The most popular flavors of the national debate in America today: immigration, healthcare, the Federal debt, and the budding trade war. The American welfare state is the common denominator in each of these quandaries and is the political quagmire which will derail any viable solution for these hot button issues.

The modern American welfare state was effectively borne of the New Deal. It came into being with President Franklin Roosevelt’s words, “Necessitous men are not free men.” It was grand-sired by Woodrow Wilson’s intellectual rejection of the US Constitution. Thanks to a widely misconstrued understanding of the “general welfare” and “charity,” the welfare state has grown into the largest seen in human history. Welfare programs and mandatory interest payments are expected to absorb roughly 60% of total federal spending (excel) this year – more than doubling the estimated 2018 deficit (.pdf). Thus, it’s no wonder this economic millstone has translated into so many different problems.

Illegal immigration, as much as it invades the daily news cycle, is more a correlative symptom of the welfare state than a problem in and of itself. Welfare spending has grown in a series of plateaus. The first began in the 1930s with FDR’s New Deal, and the second coincided with LBJ’s Great Society in the 1960s.

Shortly before, during, and immediately following the New Deal era, there was a decrease in legitimate immigration (which is important as illegal immigration estimations tend to correlate with actual measured immigration numbers). This decrease likely due to the Johnson-Reed Act of 1924 coupled with the U.S. job market during and immediately after the Great Depression. If you also include a series of large, global wars, which were often fought with conscripted soldiers, the first two-thirds of the 20th century would obviously not be the most popular time to move to the US.

Starting at about 1970, after the Great Society programs had taken hold and as the Vietnam War began to wind down, immigration (both legitimate and unauthorized) began to dramatically increase. There was a similar rate of growth in Medicaid vendor payments during this same period of time. Although concurrent growth does not necessitate correlation or causality, it seems that Medicaid spending and immigration at least correlate relative to incentives to immigrate among specifically the low-skilled. As it turns out, people immigrate to take advantage of better opportunities, including “free” money and public services.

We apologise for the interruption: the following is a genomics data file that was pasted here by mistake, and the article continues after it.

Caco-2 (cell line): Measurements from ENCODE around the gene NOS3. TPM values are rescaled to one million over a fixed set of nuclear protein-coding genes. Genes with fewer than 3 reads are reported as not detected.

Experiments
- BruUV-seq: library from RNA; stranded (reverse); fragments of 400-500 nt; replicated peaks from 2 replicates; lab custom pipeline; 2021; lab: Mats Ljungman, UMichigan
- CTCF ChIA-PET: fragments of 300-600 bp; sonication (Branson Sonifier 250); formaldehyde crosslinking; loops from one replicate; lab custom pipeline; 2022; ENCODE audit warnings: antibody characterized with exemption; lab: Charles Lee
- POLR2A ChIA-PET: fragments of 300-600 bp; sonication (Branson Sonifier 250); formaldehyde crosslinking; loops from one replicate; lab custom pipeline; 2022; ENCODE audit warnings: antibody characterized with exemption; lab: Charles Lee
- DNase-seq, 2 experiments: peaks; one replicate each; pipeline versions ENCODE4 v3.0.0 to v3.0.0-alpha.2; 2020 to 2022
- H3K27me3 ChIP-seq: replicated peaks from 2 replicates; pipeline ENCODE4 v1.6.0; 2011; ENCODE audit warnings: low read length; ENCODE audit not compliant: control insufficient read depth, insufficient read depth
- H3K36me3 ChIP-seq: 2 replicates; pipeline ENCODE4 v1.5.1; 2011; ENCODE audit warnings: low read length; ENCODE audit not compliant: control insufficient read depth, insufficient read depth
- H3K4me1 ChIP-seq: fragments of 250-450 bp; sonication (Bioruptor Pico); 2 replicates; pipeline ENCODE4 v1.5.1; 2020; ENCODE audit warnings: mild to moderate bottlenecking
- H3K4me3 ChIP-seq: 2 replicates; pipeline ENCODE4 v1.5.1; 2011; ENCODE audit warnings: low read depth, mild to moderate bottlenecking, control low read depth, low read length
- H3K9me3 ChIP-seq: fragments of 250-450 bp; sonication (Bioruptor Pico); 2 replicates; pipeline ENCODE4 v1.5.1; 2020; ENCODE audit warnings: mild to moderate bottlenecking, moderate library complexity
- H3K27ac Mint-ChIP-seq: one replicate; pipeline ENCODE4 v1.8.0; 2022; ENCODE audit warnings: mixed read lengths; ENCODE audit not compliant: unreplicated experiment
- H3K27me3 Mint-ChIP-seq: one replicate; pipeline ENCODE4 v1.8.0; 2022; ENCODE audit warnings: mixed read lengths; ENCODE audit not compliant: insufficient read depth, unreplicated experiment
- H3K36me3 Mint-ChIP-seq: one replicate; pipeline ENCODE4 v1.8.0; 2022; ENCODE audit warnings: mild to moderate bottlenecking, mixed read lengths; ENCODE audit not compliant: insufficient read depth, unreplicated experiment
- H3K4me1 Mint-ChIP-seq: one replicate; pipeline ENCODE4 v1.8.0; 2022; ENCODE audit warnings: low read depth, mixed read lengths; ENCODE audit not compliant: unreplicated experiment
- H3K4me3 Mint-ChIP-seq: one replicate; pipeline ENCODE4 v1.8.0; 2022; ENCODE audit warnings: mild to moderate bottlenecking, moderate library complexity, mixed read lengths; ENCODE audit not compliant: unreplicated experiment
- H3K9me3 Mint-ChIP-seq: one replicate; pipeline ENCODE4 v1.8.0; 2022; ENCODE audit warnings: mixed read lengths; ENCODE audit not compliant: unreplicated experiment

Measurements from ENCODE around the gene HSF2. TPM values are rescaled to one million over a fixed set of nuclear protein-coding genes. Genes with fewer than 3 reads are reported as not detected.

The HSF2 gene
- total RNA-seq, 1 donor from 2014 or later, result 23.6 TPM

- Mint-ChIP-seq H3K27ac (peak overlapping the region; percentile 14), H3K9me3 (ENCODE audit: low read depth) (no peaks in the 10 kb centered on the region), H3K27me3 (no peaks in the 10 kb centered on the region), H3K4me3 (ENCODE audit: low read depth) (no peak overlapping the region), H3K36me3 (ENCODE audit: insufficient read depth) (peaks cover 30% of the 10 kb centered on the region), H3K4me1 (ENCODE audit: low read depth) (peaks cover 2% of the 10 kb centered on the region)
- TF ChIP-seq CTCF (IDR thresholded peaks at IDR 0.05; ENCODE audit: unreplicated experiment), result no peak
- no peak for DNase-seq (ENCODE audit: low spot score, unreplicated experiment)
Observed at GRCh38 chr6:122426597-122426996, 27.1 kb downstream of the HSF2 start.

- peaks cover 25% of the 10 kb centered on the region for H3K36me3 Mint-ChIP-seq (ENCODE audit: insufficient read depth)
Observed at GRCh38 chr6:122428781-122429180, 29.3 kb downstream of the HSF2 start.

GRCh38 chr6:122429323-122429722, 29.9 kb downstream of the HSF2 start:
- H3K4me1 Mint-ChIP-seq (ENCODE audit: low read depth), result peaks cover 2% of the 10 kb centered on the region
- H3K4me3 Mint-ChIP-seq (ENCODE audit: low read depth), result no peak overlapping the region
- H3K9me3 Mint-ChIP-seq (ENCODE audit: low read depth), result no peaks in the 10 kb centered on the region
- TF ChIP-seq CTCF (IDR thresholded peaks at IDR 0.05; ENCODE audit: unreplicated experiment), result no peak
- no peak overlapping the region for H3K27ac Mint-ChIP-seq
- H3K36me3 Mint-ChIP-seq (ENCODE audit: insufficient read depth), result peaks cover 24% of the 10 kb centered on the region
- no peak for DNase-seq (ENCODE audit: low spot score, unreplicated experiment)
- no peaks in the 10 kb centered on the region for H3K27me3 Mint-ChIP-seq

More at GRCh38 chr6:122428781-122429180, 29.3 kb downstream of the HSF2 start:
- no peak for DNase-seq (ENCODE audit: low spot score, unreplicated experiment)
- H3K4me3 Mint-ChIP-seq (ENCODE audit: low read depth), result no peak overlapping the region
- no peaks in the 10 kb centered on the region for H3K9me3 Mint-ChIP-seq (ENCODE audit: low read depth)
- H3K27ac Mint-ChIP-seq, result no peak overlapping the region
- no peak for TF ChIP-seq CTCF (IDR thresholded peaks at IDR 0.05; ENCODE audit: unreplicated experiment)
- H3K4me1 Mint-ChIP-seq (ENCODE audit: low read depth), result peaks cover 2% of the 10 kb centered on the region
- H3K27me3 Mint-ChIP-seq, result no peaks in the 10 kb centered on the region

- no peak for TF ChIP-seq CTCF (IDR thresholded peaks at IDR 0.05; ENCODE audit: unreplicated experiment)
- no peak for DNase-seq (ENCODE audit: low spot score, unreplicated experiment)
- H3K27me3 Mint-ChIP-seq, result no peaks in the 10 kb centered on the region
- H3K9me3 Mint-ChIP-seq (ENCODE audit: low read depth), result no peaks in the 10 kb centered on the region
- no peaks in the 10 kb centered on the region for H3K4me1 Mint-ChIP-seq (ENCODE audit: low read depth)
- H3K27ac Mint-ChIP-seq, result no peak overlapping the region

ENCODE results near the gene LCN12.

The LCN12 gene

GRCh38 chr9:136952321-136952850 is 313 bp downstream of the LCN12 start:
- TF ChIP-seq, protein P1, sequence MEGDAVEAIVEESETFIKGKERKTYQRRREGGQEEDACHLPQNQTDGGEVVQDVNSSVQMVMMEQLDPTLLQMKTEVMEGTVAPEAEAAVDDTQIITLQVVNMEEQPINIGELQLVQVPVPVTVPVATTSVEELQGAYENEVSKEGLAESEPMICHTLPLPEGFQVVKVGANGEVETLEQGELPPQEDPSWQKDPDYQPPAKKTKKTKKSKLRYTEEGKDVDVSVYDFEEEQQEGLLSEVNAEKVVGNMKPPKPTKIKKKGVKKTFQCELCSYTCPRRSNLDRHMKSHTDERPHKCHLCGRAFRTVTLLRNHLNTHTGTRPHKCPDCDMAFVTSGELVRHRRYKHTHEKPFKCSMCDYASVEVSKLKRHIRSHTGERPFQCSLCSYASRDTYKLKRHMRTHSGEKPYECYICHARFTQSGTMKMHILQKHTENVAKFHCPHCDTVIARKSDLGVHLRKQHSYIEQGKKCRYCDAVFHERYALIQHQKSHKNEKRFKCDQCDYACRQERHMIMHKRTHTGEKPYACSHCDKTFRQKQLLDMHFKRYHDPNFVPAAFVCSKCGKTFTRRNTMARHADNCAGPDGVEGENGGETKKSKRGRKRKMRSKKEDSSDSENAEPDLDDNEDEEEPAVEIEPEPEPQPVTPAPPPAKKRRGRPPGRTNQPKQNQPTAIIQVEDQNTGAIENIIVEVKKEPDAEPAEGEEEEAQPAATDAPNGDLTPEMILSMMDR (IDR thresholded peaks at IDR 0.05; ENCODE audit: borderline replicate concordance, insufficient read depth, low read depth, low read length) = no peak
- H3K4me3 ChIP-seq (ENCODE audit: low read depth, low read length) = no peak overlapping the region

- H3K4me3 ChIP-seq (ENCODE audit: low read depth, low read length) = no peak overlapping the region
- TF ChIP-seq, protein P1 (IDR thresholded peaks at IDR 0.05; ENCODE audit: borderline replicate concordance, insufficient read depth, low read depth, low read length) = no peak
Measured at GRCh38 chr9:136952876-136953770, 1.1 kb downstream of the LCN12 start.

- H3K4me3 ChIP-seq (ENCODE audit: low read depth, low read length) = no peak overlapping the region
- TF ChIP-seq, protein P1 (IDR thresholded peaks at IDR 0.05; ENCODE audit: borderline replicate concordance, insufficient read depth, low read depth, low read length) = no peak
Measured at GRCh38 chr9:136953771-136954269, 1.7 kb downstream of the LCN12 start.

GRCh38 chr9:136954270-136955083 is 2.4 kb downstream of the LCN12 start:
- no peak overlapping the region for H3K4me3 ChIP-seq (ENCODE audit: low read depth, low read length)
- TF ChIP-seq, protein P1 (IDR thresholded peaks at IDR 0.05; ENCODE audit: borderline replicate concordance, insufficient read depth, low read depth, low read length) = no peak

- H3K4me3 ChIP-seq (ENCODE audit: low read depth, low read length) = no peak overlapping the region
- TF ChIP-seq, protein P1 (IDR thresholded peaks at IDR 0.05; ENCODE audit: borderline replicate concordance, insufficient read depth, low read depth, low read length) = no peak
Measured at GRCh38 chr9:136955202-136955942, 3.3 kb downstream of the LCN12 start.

Speaking of “free” public services, in the second entitlement plateau of the 1960s, LBJ’s Great Society policies included the guaranteed health insurance program – again referring to Medicaid. Healthcare costs subsequently began to skyrocket, more than doubling as a percentage of GDP by 2014 (excel). However, Medicaid creates a moral hazard, or the “lack of incentive to guard against risk where one is protected from its consequences, e.g., by insurance.”

Insurance is particularly affected by moral hazard, and government-backed insurance especially so. These perverse incentives have led to considerable waste and excess within healthcare markets, which were exacerbated further by the activities of insurance companies and the more recent Affordable Care Act. The welfare state strikes again! But this time it has negatively affected the average American’s ability to access healthcare. In other words, the welfare state doesn’t simply add spice to the daily news cycle, it might actually kill you.

So, logically, everyone has accepted the welfare state as the culprit, right? Unfortunately, this has not been the case. Even conservatives are joining the fray in hopes of expanding it further by restricting free trade through tariffs. As we have all been told, America is not getting a “fair deal” on the world market. U.S. manufacturing has “suffered greatly” at the hands of the Chinese and others who have taken advantage of the US through trade deals, confiscation of intellectual property, and monetary manipulation. All of this is seemingly despite an increase in American manufacturing productivity to the tune of approximately 80% since 1990.

Rather than seeking to address the problem, numerous allegedly “fiscally responsible” and “pro free-market” conservatives have begun to harrumph for tariffs – import taxes that increase the market price of particular goods within the American market. To be clear, these are increased prices that only Americans will pay to subsidize a small portion of American industrial companies like steel and aluminum manufacturers. This is what traditional “free-market” conservatives refer to as “corporate welfare.”

As each new story passes by, it is amazing so few people are addressing the very real problem – the American welfare state. I am hard pressed to find a major story in the news today which does not connect with this quite ubiquitous concern. Where are the intrepid, fiscally responsible conservatives? Where are the sharp, unyielding libertarians or economically sane moderate progressives? There is an objective truth here which certainly applies: all solutions fail which fail to address the problem.